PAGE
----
The Los Angeles Times and its owner, Tribune Co., moved a step closer this week toward ending a four-year bankruptcy, raising the prospect of a media battle for ownership of the country's fourth-largest newspaper.
A judge this summer cleared the way for Tribune to exit bankruptcy as soon as the Federal Communications Commission granted the company waivers of its media ownership rules for broadcast. The FCC on Friday approved the waivers, according to a Tribune Co. news release, which means the company could emerge from bankruptcy by year's end.
Media experts predict the new controlling owners - two private investment firms and a bank - will put the Los Angeles Times, the Chicago Tribune and the company's six other newspapers on the block. The result: a high-stakes media poker game as an array of buyers maneuver to buy part or all of Tribune's publishing division.
"The new owners won't have any allegiance to any kind of legacy as an institution, family legacy or anything else," said John Morton, a Maryland newspaper consultant. Representatives of Tribune Co., which is a partner in McClatchy-Tribune News Service, and the Times declined to comment for this report.
The potential sale of such marquee properties has prompted public speculation and national news reports about potential buyers. Likely players include: Rupert Murdoch, chief executive of News Corp., which owns the Wall Street Journal and The Times of London; Douglas Manchester, who bought the U-T San Diego last year; Aaron Kushner, new owner and publisher of The Orange County (Calif.) Register; and various Los Angeles moguls who would like to restore local ownership of the Times after 12 years under Chicago control.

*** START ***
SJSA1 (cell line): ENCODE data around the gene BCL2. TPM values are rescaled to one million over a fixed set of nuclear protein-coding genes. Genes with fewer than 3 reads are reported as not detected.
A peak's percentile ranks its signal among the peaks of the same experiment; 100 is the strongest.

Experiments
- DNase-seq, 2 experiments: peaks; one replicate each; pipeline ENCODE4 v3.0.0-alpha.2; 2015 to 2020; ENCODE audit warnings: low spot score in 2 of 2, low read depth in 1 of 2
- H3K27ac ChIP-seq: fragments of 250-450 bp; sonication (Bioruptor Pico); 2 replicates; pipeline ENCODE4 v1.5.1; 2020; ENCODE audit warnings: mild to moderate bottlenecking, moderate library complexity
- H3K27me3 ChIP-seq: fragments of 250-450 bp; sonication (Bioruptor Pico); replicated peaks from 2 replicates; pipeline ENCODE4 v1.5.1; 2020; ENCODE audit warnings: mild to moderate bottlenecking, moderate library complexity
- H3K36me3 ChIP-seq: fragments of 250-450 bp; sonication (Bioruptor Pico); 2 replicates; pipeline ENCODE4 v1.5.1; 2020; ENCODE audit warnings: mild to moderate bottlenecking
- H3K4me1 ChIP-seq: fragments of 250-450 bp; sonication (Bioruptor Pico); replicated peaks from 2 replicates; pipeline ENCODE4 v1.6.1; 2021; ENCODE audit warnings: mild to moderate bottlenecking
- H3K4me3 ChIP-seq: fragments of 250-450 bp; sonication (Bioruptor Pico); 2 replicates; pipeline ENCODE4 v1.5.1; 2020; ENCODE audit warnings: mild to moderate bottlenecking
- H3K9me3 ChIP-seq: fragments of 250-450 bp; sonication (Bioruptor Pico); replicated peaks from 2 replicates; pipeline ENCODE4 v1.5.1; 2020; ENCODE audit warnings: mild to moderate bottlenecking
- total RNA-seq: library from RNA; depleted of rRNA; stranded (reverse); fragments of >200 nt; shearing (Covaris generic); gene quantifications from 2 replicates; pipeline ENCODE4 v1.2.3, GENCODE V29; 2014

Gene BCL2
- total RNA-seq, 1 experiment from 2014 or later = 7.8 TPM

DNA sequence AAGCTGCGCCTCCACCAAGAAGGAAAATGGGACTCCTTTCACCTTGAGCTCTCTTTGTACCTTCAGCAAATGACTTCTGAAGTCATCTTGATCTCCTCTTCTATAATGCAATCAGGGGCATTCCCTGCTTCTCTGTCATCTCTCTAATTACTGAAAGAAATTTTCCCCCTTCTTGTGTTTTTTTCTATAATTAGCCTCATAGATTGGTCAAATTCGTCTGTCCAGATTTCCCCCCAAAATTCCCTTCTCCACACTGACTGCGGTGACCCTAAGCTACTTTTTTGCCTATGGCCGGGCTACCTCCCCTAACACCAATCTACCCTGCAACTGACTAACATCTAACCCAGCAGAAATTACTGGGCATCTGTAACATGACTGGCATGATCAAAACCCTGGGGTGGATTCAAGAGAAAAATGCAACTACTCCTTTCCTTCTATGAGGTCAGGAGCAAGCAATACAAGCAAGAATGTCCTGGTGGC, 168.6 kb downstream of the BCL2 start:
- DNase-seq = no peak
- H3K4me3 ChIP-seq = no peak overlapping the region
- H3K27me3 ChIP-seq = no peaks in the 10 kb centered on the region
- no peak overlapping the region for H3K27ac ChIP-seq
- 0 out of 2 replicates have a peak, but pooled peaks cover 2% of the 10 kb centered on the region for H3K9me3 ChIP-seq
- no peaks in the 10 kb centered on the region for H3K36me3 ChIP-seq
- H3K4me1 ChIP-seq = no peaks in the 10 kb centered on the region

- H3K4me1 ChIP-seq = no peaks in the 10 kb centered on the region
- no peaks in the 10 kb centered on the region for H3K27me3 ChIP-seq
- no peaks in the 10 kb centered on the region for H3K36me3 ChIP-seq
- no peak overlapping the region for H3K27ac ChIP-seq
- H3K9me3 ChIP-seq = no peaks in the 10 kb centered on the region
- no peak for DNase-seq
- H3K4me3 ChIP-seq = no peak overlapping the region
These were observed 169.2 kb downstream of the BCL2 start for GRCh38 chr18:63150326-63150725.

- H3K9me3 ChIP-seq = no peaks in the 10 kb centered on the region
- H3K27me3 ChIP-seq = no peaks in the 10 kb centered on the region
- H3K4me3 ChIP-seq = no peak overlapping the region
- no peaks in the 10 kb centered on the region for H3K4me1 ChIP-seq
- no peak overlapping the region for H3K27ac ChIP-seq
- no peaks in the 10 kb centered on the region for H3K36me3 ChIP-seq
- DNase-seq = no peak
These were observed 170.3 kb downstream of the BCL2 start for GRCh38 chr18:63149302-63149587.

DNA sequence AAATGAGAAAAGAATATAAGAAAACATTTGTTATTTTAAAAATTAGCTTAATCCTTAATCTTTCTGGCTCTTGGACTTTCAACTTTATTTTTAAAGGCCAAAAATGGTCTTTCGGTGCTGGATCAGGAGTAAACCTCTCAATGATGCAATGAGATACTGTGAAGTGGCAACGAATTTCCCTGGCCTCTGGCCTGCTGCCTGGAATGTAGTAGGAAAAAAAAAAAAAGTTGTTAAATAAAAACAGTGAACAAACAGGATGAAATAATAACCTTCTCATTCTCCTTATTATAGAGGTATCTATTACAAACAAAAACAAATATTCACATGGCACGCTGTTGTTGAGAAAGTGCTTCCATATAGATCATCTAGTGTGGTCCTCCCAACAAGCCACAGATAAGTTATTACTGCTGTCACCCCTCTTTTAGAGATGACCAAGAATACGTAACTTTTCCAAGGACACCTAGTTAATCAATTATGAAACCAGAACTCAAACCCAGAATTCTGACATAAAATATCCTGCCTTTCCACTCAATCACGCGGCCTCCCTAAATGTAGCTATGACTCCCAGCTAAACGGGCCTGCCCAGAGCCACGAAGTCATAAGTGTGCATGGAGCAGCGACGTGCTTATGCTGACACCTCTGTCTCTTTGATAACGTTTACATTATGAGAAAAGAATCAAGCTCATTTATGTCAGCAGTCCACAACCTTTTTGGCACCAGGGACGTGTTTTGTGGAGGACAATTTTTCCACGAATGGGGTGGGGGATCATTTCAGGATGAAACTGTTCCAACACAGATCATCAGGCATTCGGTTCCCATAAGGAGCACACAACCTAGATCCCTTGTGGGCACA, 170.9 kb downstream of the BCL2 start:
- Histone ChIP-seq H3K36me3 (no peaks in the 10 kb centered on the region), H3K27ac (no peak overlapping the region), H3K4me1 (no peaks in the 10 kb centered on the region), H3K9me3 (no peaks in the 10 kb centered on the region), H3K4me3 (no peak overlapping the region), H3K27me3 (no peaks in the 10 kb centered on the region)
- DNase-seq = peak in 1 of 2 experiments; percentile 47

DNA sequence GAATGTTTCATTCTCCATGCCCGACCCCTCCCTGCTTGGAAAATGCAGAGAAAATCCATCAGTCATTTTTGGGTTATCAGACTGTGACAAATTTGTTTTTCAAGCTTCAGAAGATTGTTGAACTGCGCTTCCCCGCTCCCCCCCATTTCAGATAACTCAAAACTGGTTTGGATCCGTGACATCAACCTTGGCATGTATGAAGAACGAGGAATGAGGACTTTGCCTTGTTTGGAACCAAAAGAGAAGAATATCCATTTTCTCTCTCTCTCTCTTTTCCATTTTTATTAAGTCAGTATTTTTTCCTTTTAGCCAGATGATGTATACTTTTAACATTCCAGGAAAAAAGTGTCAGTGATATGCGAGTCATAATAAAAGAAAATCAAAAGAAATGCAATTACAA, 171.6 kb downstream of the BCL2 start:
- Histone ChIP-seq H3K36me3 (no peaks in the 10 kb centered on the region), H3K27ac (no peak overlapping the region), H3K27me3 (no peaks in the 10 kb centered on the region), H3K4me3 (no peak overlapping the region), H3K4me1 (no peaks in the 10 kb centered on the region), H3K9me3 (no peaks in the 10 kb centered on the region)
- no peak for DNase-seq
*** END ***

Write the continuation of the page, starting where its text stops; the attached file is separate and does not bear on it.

So far, most would-be buyers remain coy, sidestepping questions about their interest. Only Kushner has said without reservation that he wants to buy Tribune's newspapers as part of an expansion plan for his investment group, 2100 Trust LLC.
Kushner and co-owner Eric Spitz, president of Freedom Communications Inc., the Register's parent company, entered the industry without any previous newspaper background. Kushner most recently headed a Boston greeting card company and Spitz was chief financial officer for Narragansett Brewing Co. They emerged last summer as the successful bidders for the Register and have now set their sights on the Times and other newspapers.
"We do think of the Los Angeles Times as an incredibly important institution," Kushner said. "We would be honored to acquire the Los Angeles Times if they successfully are able to come out of bankruptcy."
He said the other Tribune newspapers play a similarly important role in their communities and are the kinds of media properties that interest his investment group. Kushner has hired Morgan Stanley as a financial adviser to help with his acquisition plans. The publisher, however, declined to say where funding would come from for a Tribune purchase.
One potential hurdle for the Freedom bid is possible antitrust concerns by federal regulators, who review whether a company might unfairly dominate a market, particularly in advertising. Newspaper industry supporters have contended that with the advent of the Internet and other media, antitrust issues are less of a concern, but the matter has not been settled.
While some buyers may want individual Tribune properties, media industry experts say the Tribune Co.'s newspapers likely will be sold as a group - at least initially.
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